A reader writes:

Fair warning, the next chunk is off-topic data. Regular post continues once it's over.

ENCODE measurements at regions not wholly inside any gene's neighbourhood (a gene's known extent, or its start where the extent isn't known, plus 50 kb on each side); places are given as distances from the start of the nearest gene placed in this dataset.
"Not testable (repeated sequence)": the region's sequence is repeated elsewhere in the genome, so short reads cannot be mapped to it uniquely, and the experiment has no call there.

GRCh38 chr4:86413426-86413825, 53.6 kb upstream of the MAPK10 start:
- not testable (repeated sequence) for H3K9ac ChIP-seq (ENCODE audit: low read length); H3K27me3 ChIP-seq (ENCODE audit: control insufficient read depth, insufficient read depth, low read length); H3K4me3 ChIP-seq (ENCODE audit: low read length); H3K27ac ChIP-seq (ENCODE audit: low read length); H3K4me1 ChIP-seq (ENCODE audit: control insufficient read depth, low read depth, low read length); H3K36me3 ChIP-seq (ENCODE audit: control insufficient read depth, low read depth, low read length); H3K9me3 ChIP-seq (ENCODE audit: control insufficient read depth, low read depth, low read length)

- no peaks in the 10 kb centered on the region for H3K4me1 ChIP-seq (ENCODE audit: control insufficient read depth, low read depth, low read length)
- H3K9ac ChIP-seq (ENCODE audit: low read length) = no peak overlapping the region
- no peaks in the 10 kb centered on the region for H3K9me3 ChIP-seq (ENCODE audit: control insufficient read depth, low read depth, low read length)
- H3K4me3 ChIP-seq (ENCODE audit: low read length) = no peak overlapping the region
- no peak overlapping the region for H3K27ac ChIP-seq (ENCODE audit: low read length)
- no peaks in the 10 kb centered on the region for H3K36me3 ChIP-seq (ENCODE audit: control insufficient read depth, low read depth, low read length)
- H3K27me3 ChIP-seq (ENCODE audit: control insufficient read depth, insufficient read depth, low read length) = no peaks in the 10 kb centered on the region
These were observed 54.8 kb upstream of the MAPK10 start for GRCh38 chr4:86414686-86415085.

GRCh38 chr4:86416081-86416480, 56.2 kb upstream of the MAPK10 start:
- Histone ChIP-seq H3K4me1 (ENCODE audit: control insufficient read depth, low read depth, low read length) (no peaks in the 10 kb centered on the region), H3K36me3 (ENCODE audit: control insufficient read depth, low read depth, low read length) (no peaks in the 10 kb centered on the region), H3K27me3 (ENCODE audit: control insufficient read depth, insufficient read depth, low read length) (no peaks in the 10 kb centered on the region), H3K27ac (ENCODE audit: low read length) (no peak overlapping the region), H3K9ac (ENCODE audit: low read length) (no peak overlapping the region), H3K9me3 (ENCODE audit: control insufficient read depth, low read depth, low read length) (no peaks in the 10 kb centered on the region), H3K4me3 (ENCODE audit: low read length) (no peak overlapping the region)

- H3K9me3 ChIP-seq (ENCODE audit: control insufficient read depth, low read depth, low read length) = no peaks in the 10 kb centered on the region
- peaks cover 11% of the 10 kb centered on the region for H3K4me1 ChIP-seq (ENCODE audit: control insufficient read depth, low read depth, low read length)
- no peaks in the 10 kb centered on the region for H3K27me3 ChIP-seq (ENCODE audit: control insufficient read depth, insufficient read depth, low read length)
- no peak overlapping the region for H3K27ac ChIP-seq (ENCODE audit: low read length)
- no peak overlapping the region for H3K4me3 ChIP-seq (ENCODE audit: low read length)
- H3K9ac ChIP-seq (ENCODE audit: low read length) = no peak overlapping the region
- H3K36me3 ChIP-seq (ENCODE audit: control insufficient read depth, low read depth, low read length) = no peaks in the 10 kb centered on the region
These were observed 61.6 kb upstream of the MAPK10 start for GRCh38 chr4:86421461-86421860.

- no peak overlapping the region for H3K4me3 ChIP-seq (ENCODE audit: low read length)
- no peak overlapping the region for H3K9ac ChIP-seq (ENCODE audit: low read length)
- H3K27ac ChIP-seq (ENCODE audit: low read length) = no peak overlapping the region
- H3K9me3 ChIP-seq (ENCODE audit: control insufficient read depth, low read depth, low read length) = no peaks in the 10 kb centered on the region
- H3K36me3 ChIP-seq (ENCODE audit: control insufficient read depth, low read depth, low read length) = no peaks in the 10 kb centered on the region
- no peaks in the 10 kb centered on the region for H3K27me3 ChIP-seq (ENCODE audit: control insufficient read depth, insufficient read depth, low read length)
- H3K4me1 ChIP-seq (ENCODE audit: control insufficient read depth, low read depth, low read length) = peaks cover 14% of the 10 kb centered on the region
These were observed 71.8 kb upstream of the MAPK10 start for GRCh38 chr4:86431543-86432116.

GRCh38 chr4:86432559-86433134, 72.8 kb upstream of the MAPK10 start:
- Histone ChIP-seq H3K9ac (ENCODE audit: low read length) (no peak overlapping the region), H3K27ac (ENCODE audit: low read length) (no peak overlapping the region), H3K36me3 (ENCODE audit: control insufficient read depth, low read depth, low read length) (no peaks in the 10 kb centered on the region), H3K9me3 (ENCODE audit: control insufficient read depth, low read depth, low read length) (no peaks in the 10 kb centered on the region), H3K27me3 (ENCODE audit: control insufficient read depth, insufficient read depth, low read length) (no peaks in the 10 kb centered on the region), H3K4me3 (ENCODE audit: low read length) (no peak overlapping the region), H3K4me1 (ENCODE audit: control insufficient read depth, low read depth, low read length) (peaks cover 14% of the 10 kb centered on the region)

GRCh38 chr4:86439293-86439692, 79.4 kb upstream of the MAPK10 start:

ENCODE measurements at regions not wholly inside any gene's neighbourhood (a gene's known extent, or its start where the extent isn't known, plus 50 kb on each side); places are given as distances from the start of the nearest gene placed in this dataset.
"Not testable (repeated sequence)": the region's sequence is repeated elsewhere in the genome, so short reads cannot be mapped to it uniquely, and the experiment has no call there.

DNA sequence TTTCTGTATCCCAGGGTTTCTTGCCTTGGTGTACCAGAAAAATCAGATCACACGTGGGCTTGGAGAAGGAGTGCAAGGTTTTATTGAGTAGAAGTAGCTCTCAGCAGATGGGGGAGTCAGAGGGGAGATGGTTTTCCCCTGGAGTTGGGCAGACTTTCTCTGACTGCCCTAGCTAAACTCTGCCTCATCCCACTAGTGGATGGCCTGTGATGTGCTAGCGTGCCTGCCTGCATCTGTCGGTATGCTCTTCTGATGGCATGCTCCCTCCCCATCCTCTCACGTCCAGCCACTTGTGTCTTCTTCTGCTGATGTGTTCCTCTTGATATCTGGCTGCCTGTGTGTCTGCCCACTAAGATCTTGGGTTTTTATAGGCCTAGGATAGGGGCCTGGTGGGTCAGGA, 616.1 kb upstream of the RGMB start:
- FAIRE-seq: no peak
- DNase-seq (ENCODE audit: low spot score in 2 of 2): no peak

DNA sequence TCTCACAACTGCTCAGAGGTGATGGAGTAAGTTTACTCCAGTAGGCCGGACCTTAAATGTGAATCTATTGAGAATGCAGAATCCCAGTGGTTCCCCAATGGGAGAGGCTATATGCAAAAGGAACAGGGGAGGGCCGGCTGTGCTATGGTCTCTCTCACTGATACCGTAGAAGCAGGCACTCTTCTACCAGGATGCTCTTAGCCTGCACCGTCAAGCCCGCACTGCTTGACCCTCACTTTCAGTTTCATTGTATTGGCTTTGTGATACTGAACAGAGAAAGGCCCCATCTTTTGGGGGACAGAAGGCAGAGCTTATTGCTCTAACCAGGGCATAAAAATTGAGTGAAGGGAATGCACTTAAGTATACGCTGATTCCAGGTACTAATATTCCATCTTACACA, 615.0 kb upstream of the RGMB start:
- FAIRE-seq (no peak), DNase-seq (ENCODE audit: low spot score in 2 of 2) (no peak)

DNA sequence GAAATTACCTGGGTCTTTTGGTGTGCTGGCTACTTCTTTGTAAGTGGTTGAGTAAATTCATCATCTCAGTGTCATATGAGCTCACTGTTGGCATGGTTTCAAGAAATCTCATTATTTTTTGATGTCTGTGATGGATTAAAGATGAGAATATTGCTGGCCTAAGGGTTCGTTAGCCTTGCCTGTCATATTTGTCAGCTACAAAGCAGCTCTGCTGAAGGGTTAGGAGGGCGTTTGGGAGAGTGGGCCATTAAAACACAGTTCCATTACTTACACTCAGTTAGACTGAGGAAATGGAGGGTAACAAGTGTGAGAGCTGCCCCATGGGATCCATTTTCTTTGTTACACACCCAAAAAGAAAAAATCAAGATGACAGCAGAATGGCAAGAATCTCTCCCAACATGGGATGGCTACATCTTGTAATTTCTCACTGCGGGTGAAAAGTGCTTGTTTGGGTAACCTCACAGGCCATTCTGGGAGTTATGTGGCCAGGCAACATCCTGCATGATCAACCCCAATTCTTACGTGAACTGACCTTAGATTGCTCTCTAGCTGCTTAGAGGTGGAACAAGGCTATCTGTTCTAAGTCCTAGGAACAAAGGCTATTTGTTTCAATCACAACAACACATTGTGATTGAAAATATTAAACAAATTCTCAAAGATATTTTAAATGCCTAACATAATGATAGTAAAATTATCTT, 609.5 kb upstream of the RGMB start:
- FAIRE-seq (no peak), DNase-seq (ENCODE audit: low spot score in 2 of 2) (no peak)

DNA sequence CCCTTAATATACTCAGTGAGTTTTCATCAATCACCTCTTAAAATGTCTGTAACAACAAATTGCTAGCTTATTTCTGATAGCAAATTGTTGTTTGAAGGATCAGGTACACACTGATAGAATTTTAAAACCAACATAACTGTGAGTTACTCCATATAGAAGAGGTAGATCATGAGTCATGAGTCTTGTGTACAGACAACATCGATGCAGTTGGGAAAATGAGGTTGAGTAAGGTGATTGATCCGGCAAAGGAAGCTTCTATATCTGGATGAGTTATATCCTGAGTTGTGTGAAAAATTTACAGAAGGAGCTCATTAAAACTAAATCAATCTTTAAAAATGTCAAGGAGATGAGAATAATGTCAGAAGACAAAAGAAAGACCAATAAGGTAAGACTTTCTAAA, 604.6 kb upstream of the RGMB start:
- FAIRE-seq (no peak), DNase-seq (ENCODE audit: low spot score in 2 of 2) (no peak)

While you appear to approvingly quote Adam Serwer’s view on an expanded Espionage Act interpretation, this view ignores the paramount role of prosecutorial discretion in America’s legal system. While pundits and fringe politicians will hyperbolize to gain attention, there’s absolutely no basis for believing that American news institutions are actually at risk of prosecution. Law professor Steve Vladeck notes that “the principal restraint on the scope of the Espionage Act vis-à-vis the media has historically been prosecutorial discretion, not the Constitution.” Reasonable people can disagree about the propriety of prosecuting Assange under the Espionage Act. Claiming that such prosecution puts the sanctity of a free press at stake, however, is a red herring that deflects attention from a legitimate debate about a man who has shown no scruples about needlessly putting innocent people’s lives at stake.